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Safety and Effectiveness of Protein Shakes & Healthy Alternatives

Hardcore bodybuilders aren’t the only ones reaching for protein supplements these days. Ordinary people looking to step up their gym workouts, recover from an injury, or just trying to sustain more energy throughout the day are trying a variety of powders, pills, and liquids that promise to synthesize bodily proteins and deliver amino acids where your body needs them most.

But how effective are these types of products in supplying your body with protein? Does your body need more protein than it’s getting from food? And are these products even safe?

What’s in Commercial Protein Supplements

Since workout supplements aren’t very closely regulated by the FDA, manufacturers can put a wide variety of ingredients in these products and market them as protein boosters. Some of the common ingredients you’ll find in these products include whey, casein, soy, egg, milk (goat or cow), wheat, beef, pea, hemp, and brown rice.

Photo credit: las - initially (Lori Semprevio) via Flickr

Photo credit: las – initially (Lori Semprevio) via Flickr

Protein supplements also come in few different forms. Isolates are pure protein sources, concentrates are less pure, hydrolysates are formulated for quicker absorption, and blends contain any combination of these sources. You’ve probably seen protein powders on the shelves of your market or health food store, but protein supplements also come in the form of ready-to-drink shakes and gels in fruity flavors.

Do You Need Protein Supplements?

The recommended daily intake of protein for adults is typically 0.75 g of protein/kilogram of body weight, which comes out to about 45 to 56 grams of protein a day. Most people get adequate protein from the food they eat, and pumping your body full of excess protein can actually be counterproductive and even harmful. Studies show that most Americans get twice the amount of protein they actually need in any given day, and any excess protein is stored as fat and can lead serious conditions like dehydration and osteoporosis.

Benefits, Risks & Effectiveness

It is safer for athletes to consume more protein since they are working their bodies harder than the average person. Vegans and other people who practice restricted diets may benefit from adding more protein to supplement their meals to make up for deficiencies. Prevention magazine offers some good advice about types of protein powders to try for certain needs and brand recommendations.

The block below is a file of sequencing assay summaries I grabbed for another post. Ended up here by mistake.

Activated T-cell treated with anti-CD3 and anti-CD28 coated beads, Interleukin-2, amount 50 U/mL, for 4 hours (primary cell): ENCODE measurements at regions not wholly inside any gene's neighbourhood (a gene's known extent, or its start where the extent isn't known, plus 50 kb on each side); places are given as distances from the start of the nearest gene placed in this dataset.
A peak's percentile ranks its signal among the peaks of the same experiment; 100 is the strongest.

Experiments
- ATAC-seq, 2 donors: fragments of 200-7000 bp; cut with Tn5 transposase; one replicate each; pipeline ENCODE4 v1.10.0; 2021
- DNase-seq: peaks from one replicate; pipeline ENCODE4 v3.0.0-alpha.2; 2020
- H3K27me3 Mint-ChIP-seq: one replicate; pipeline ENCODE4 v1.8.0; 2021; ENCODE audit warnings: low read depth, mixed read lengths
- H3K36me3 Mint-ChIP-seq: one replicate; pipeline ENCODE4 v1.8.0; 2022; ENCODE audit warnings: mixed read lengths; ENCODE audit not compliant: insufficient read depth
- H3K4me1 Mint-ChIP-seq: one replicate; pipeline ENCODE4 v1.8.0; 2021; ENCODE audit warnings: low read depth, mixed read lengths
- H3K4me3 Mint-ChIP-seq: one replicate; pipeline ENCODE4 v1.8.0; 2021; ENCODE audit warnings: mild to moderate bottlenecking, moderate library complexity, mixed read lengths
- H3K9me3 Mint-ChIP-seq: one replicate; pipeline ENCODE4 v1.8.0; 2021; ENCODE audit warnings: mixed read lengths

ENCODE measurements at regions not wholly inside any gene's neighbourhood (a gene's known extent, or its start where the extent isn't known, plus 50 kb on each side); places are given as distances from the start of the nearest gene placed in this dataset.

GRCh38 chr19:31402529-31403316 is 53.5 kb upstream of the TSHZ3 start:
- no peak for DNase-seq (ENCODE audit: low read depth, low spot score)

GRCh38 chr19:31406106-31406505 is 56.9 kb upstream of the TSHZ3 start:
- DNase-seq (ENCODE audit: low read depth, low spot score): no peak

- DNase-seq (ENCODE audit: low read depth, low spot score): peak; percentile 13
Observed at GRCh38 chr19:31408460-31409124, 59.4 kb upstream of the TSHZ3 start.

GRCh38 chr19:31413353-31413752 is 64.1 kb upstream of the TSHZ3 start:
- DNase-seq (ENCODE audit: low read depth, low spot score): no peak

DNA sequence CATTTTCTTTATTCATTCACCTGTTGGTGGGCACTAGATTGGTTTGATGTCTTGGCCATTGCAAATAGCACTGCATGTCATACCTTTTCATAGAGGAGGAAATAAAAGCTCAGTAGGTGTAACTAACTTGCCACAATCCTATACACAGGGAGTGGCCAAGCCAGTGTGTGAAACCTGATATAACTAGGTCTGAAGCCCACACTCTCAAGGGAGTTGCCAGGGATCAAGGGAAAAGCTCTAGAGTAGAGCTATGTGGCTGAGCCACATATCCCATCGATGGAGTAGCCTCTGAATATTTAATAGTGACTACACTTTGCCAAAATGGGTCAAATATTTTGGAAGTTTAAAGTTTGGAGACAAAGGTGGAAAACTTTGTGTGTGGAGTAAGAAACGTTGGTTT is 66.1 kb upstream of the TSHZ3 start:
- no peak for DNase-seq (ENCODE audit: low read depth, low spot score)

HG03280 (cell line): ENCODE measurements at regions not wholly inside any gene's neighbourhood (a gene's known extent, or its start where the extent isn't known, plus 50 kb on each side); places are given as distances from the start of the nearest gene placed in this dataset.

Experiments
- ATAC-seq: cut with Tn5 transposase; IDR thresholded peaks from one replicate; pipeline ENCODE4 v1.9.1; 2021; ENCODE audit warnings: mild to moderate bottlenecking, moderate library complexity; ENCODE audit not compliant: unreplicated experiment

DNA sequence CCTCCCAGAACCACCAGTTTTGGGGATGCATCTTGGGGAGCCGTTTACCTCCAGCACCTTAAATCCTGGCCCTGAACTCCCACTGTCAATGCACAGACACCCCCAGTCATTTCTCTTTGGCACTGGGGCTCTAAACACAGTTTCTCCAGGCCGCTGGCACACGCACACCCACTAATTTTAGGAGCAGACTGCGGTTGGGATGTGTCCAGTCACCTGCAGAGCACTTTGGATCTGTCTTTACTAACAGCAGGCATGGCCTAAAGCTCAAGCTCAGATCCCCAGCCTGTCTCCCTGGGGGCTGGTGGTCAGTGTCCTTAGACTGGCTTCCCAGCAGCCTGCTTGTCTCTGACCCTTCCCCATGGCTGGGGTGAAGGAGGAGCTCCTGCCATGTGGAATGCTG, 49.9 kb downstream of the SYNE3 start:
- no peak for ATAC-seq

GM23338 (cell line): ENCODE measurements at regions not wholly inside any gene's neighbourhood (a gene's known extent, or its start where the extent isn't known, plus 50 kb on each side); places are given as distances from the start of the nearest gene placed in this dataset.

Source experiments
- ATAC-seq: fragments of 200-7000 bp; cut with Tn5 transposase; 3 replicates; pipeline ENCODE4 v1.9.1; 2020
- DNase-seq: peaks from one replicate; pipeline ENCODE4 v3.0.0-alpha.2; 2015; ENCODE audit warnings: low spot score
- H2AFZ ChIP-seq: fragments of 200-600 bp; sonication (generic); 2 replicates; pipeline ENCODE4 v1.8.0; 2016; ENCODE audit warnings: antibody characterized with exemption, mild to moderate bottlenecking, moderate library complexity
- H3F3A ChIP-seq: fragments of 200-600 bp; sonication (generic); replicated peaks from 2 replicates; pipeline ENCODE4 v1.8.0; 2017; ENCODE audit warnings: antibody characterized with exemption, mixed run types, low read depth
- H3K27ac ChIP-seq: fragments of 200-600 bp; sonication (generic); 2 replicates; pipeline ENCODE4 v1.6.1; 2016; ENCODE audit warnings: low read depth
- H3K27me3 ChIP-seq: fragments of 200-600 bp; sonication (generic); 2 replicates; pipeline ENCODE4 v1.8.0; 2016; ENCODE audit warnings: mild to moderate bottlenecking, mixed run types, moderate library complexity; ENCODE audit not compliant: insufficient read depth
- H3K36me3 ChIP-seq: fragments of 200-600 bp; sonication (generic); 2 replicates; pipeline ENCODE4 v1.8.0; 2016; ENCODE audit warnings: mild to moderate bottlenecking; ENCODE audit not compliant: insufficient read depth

However, testing has shown that many protein supplements contain toxic heavy metals, such as arsenic, cadmium, lead, and mercury. One 2014 study published in Sports Medicine concluded that “…to date, when protein supplements are provided, acute changes in post-exercise protein synthesis and anabolic intracellular signaling have not resulted in measurable reductions in muscle damage and enhanced recovery of muscle function.”

Photo credit: East Midtown via Flickr

Photo credit: East Midtown via Flickr

How to Get More Protein from Natural Foods

As an alternative to questionable protein supplements, you can also try all-natural fruit and vegetable concentrates to make up for gaps in your diet. For example, these pure and healthy supplements allow you to enjoy the health benefits of organic carrots, broccoli, and artichoke without any of the prep time or taste.  Or try a supplement of marine protein capsules, concentrated from freeze-drying whole cooked fish, containing 600 mg protein/capsule along with omega-3s.


And last but certainly not least, these are some healthy and natural foods that are very high in protein that you should consider eating more of in your diet before turning to protein supplementation. Not only is it safer to get your protein from foods, but it’s also cheaper and more effective in your body.

  • Hemp seeds
  • Almonds
  • Chicken breast, white meat
  • Soy milk
  • Eggs
  • Fish, such as yellow fin tuna and halibut
  • Lentils
  • Beans
  • Peanut butter
  • Tofu
  • Greek yogurt
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